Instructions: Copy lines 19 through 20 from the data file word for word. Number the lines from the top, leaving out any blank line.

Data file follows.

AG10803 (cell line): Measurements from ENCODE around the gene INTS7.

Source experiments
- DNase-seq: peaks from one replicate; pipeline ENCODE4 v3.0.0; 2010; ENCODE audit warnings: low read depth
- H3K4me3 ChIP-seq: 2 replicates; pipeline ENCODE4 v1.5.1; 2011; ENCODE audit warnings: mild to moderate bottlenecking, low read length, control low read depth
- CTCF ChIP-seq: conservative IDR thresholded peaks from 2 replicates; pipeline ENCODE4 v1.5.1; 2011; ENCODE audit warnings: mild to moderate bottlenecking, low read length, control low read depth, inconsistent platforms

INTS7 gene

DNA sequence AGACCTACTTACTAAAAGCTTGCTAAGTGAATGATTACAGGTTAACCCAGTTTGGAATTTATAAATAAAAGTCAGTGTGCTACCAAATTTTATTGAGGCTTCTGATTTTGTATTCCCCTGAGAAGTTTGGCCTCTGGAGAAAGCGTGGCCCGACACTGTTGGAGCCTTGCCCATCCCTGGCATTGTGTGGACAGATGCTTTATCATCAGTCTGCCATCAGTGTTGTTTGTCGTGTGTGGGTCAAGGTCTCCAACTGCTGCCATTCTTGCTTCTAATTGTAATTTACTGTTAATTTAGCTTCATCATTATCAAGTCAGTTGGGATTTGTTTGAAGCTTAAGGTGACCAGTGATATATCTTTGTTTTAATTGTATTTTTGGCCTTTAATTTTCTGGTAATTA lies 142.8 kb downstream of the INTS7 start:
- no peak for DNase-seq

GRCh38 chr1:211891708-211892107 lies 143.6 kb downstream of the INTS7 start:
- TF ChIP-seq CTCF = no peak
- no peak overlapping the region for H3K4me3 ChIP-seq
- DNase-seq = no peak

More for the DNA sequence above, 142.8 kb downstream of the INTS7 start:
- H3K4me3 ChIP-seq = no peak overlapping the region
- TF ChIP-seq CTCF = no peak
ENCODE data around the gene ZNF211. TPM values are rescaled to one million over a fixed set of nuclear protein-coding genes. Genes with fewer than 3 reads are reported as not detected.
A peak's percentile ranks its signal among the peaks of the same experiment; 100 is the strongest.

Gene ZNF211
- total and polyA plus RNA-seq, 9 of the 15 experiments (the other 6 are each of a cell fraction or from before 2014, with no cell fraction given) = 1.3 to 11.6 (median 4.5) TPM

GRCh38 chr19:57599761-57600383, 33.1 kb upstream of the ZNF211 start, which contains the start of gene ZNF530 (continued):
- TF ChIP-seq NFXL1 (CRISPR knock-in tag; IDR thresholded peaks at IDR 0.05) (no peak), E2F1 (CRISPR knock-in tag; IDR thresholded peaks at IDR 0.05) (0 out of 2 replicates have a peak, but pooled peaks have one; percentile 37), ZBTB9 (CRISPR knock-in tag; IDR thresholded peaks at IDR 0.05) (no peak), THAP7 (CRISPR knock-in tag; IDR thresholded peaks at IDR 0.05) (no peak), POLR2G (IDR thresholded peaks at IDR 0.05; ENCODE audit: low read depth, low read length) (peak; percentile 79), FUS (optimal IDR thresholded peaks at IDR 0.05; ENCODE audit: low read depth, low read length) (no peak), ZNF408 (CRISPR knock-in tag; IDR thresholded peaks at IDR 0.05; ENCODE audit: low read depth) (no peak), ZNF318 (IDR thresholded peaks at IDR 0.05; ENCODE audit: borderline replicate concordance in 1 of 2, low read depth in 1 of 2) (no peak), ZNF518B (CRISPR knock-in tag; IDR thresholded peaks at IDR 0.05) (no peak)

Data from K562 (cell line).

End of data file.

- total and polyA plus RNA-seq, 9 of the 15 experiments (the other 6 are each of a cell fraction or from before 2014, with no cell fraction given) = 1.3 to 11.6 (median 4.5) TPM

GRCh38 chr19:57599761-57600383, 33.1 kb upstream of the ZNF211 start, which contains the start of gene ZNF530 (continued):